One of the distinguishing marks of the Reformed tradition is that we believe baptism, which is the sign of entrance into the covenant community (i.e. church), should be administered to infants as well as new converts to Christianity. For some of you, this may be a puzzling claim. This was the case for me for a number of years. Seeing that we are all at different points in our journey of faith, perhaps the following essay on infant baptism will be helpful to you. It is written by a former seminary Professor of mine, Dennis Johnson. In fact, it was originally a letter written to one of his children who had questions on this complex and at times controversial subject.
Infant baptism: how my mind has changed ~
In 1994 one of our daughters, while away from home attending college, asked me to explain the rationale I saw in God’s Word for baptizing the infant children of believers. Since I was a minister in the Orthodox Presbyterian Church when she and her siblings were born, they had all been baptized as infants; but now she was interacting with Christian brothers and sisters from other traditions through campus Christian ministry and other friendships, and many of them believed that the baptism of infants is not Christian baptism as it is established by Christ in the New Testament. In a slightly revised form, this is what I wrote to her:
Here at last is my long-overdue letter to explain why I believe it’s consistent with the Bible to baptize the infants and children of believers. I want to let you know what biblical evidence changed my mind from holding a “believers’ baptism” position to the conviction that both those who are converted as adults and the infants and children of believers should be baptized.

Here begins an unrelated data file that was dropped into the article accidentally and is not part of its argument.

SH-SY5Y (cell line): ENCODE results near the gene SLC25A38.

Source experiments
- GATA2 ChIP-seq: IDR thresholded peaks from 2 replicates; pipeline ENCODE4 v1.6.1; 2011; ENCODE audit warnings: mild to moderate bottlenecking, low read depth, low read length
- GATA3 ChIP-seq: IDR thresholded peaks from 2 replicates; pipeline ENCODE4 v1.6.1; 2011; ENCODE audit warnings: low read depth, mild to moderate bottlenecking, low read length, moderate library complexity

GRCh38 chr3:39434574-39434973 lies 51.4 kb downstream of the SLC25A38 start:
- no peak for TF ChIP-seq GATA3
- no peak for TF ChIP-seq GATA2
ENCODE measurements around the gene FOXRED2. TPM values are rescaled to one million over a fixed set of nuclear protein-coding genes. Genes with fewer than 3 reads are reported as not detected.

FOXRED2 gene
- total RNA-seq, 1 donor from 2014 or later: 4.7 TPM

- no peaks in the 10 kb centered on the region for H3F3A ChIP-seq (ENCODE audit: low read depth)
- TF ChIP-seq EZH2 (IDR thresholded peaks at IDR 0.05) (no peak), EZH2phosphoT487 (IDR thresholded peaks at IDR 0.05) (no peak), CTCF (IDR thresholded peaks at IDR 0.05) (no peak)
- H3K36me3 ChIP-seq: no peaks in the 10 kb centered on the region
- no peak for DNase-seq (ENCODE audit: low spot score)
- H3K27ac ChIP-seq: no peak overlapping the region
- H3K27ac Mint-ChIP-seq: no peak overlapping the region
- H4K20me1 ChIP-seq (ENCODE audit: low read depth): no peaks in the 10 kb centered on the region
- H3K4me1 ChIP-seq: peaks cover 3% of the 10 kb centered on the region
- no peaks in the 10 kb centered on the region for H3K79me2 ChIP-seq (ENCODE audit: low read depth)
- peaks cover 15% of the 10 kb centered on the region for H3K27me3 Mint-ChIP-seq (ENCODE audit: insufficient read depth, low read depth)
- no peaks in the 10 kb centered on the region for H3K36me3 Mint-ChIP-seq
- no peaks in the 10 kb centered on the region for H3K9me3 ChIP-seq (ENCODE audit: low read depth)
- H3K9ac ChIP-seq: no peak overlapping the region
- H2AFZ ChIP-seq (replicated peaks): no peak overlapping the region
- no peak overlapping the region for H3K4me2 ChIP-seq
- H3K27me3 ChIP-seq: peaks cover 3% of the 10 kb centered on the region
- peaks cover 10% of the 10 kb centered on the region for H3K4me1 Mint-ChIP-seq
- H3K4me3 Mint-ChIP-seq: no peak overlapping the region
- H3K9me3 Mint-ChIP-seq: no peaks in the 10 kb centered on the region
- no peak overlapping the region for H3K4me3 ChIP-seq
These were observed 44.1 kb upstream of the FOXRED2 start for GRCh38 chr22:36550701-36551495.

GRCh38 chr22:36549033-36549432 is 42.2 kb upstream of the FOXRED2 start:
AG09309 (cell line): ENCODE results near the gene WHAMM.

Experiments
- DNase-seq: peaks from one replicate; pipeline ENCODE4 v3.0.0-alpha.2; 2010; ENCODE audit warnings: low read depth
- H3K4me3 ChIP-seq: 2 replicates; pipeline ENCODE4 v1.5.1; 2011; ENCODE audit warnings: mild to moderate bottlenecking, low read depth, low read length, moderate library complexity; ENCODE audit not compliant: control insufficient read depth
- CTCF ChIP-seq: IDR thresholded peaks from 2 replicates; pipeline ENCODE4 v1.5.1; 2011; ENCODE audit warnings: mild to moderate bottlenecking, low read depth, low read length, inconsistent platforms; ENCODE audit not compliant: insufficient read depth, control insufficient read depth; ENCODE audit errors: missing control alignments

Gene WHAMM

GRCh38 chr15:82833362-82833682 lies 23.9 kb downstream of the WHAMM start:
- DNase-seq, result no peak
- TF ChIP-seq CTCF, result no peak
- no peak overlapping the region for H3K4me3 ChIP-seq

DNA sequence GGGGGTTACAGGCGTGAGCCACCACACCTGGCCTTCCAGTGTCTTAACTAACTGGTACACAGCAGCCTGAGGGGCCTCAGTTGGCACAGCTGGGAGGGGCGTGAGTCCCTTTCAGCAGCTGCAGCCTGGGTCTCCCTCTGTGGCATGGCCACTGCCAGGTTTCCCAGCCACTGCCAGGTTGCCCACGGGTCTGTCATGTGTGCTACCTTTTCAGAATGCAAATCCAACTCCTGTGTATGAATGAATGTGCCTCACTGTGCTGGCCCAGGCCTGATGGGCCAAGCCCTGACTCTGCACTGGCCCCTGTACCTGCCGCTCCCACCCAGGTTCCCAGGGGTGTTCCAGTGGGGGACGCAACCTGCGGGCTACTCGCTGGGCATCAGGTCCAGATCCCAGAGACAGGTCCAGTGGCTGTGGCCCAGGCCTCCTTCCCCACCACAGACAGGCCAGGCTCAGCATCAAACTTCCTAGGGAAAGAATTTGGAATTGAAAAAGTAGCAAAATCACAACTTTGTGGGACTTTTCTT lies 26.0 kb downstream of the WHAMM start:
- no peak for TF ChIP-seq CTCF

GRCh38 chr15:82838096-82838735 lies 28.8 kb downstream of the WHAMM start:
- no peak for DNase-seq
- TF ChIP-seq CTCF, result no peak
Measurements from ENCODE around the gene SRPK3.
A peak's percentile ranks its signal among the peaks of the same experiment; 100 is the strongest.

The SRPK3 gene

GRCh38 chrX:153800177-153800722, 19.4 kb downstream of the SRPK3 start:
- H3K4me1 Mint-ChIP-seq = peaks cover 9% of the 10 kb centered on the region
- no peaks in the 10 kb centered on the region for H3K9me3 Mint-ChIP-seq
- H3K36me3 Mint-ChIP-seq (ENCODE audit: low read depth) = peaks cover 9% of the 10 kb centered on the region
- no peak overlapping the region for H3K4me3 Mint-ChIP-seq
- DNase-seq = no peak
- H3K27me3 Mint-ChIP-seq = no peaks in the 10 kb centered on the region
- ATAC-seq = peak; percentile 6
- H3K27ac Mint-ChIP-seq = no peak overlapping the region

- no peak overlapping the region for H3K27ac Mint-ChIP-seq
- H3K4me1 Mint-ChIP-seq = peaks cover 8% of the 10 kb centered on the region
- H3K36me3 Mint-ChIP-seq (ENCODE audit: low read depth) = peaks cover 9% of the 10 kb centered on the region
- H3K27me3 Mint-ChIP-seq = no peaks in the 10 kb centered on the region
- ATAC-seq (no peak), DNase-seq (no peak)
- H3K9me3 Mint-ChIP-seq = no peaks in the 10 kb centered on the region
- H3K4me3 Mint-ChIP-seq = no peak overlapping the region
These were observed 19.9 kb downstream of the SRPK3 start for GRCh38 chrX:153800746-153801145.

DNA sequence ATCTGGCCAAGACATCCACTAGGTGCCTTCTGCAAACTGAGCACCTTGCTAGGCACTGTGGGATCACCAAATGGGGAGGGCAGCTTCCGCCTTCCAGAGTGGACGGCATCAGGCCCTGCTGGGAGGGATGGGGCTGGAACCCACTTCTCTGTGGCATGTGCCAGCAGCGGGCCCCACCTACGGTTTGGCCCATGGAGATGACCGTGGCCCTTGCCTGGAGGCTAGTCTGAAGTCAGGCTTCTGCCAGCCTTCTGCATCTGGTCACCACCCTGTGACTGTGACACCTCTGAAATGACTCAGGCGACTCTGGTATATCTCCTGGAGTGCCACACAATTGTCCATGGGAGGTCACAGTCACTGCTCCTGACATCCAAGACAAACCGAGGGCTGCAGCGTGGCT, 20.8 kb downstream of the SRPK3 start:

You know, of course, that I don’t consider this issue one on which our trust-relationship with Jesus depends. Nor should differences on this issue disrupt our fellowship with brothers and sisters in Christ who see things differently. On the other hand, since we all want to show our gratitude for God’s grace by living our lives to please him, and since we learn what pleases him in his Word, we all want to get as clear a picture as we can of what the Word teaches.
The difference of views on infant baptism unfortunately does affect Christians’ ability to demonstrate in practice our unity as the Body of Christ. “Infant baptizers” can and do recognize the baptism received by “believer baptizers” as genuine Christian baptism (although we may think that it’s administered later than it should be in the case of children of Christian parents). But “believer baptizers” cannot acknowledge that believers who were baptized as infants have been baptized at all. So if “believer baptizers” are right–if people who have received infant baptism have not received biblical baptism at all–then there have been hundreds of thousands, perhaps millions, of Christian believers who have never obeyed the Lord’s command to be baptized in his Name, believers such as Augustine, Luther, Calvin, Zwingli, J. Gresham Machen, J. I. Packer, John Stott, R. C. Sproul, etc. On the other hand, if “infant baptizers” are right, then it’s sad that the convictions of “believer baptizers” prevent them from recognizing the baptism of so many other members of the Body of Christ. So our difference of understanding on this issue does hinder our putting into practice the unity of the church.
Although this question is not a matter of salvation, it is certainly worth our investing time and thought and study, to see whether we can come to unity as brothers and sisters in Christ…
You can read the rest of the essay here.
In Heidelberg Catechism Question and Answer 74, we confess:
74. Are infants also to be baptized?
Yes, for since they, as well as their parents, belong to the covenant and people of God,1 and through the blood of Christ2 both redemption from sin and the Holy Spirit, who works faith, are promised to them no less than to their parents,3 they are also by Baptism, as a sign of the covenant, to be ingrafted into the Christian Church, and distinguished from the children of unbelievers,4 as was done in the Old Testament by circumcision,5 in place of which in the New Testament Baptism is appointed.6
1 Gen 17:7; 2 Mt 19:14; 3 Ps 22:10; Isa 44:1-3; Lk 1:14-15; Acts 2:38-39, 16:31; 4 Acts 10:47; 1 Cor 7:14; 5 Gen 17:9-14; 6 Col 2:11-13
If you are interested in a recent popular-level book on the subject of baptism, I highly recommend Word, Water and Spirit by John Fesko. For the those more theologically astute, you will benefit greatly from Meredith Kline’s By Oath Consigned.